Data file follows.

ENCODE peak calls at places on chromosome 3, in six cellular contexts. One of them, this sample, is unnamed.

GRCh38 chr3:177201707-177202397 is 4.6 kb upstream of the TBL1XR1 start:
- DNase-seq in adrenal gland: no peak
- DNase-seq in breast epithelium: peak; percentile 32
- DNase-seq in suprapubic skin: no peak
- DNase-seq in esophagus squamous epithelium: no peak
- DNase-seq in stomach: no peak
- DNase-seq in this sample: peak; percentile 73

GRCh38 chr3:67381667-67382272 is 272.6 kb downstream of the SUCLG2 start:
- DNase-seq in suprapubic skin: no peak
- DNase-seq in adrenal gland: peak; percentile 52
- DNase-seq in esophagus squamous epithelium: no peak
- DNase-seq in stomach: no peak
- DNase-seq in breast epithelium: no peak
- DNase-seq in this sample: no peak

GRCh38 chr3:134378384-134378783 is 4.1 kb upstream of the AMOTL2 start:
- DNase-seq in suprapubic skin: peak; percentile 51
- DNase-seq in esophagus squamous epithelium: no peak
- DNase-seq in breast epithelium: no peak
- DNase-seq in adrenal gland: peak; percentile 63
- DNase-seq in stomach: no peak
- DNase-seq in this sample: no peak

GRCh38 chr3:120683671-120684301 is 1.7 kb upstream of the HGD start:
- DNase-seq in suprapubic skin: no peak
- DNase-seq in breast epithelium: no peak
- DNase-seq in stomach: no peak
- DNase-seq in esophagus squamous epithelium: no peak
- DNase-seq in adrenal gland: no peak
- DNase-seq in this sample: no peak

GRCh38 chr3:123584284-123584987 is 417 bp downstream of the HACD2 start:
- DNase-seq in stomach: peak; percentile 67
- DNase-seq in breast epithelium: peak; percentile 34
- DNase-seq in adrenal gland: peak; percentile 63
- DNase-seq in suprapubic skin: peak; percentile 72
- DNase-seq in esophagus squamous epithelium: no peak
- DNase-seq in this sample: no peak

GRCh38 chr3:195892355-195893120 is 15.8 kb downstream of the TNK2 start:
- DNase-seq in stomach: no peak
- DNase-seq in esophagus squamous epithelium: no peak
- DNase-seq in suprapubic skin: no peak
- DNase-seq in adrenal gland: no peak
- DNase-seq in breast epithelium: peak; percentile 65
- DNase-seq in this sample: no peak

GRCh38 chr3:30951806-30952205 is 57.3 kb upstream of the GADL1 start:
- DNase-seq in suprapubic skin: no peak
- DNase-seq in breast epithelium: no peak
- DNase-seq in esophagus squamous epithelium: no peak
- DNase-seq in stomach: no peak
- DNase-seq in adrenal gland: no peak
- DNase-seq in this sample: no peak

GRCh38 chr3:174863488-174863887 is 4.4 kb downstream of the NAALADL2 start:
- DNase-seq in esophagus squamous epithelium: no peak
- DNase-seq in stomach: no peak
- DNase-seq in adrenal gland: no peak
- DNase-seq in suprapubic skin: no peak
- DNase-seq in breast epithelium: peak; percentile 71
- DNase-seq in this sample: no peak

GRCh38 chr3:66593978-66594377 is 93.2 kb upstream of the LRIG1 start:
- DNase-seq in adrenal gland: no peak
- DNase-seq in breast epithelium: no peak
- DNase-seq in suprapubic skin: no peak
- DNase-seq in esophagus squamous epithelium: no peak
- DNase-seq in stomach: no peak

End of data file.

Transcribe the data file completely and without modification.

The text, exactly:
ENCODE peak calls at places on chromosome 3, in six cellular contexts. One of them, this sample, is unnamed.

GRCh38 chr3:177201707-177202397 is 4.6 kb upstream of the TBL1XR1 start:
- DNase-seq in adrenal gland: no peak
- DNase-seq in breast epithelium: peak; percentile 32
- DNase-seq in suprapubic skin: no peak
- DNase-seq in esophagus squamous epithelium: no peak
- DNase-seq in stomach: no peak
- DNase-seq in this sample: peak; percentile 73

GRCh38 chr3:67381667-67382272 is 272.6 kb downstream of the SUCLG2 start:
- DNase-seq in suprapubic skin: no peak
- DNase-seq in adrenal gland: peak; percentile 52
- DNase-seq in esophagus squamous epithelium: no peak
- DNase-seq in stomach: no peak
- DNase-seq in breast epithelium: no peak
- DNase-seq in this sample: no peak

GRCh38 chr3:134378384-134378783 is 4.1 kb upstream of the AMOTL2 start:
- DNase-seq in suprapubic skin: peak; percentile 51
- DNase-seq in esophagus squamous epithelium: no peak
- DNase-seq in breast epithelium: no peak
- DNase-seq in adrenal gland: peak; percentile 63
- DNase-seq in stomach: no peak
- DNase-seq in this sample: no peak

GRCh38 chr3:120683671-120684301 is 1.7 kb upstream of the HGD start:
- DNase-seq in suprapubic skin: no peak
- DNase-seq in breast epithelium: no peak
- DNase-seq in stomach: no peak
- DNase-seq in esophagus squamous epithelium: no peak
- DNase-seq in adrenal gland: no peak
- DNase-seq in this sample: no peak

GRCh38 chr3:123584284-123584987 is 417 bp downstream of the HACD2 start:
- DNase-seq in stomach: peak; percentile 67
- DNase-seq in breast epithelium: peak; percentile 34
- DNase-seq in adrenal gland: peak; percentile 63
- DNase-seq in suprapubic skin: peak; percentile 72
- DNase-seq in esophagus squamous epithelium: no peak
- DNase-seq in this sample: no peak

GRCh38 chr3:195892355-195893120 is 15.8 kb downstream of the TNK2 start:
- DNase-seq in stomach: no peak
- DNase-seq in esophagus squamous epithelium: no peak
- DNase-seq in suprapubic skin: no peak
- DNase-seq in adrenal gland: no peak
- DNase-seq in breast epithelium: peak; percentile 65
- DNase-seq in this sample: no peak

GRCh38 chr3:30951806-30952205 is 57.3 kb upstream of the GADL1 start:
- DNase-seq in suprapubic skin: no peak
- DNase-seq in breast epithelium: no peak
- DNase-seq in esophagus squamous epithelium: no peak
- DNase-seq in stomach: no peak
- DNase-seq in adrenal gland: no peak
- DNase-seq in this sample: no peak

GRCh38 chr3:174863488-174863887 is 4.4 kb downstream of the NAALADL2 start:
- DNase-seq in esophagus squamous epithelium: no peak
- DNase-seq in stomach: no peak
- DNase-seq in adrenal gland: no peak
- DNase-seq in suprapubic skin: no peak
- DNase-seq in breast epithelium: peak; percentile 71
- DNase-seq in this sample: no peak

GRCh38 chr3:66593978-66594377 is 93.2 kb upstream of the LRIG1 start:
- DNase-seq in adrenal gland: no peak
- DNase-seq in breast epithelium: no peak
- DNase-seq in suprapubic skin: no peak
- DNase-seq in esophagus squamous epithelium: no peak
- DNase-seq in stomach: no peak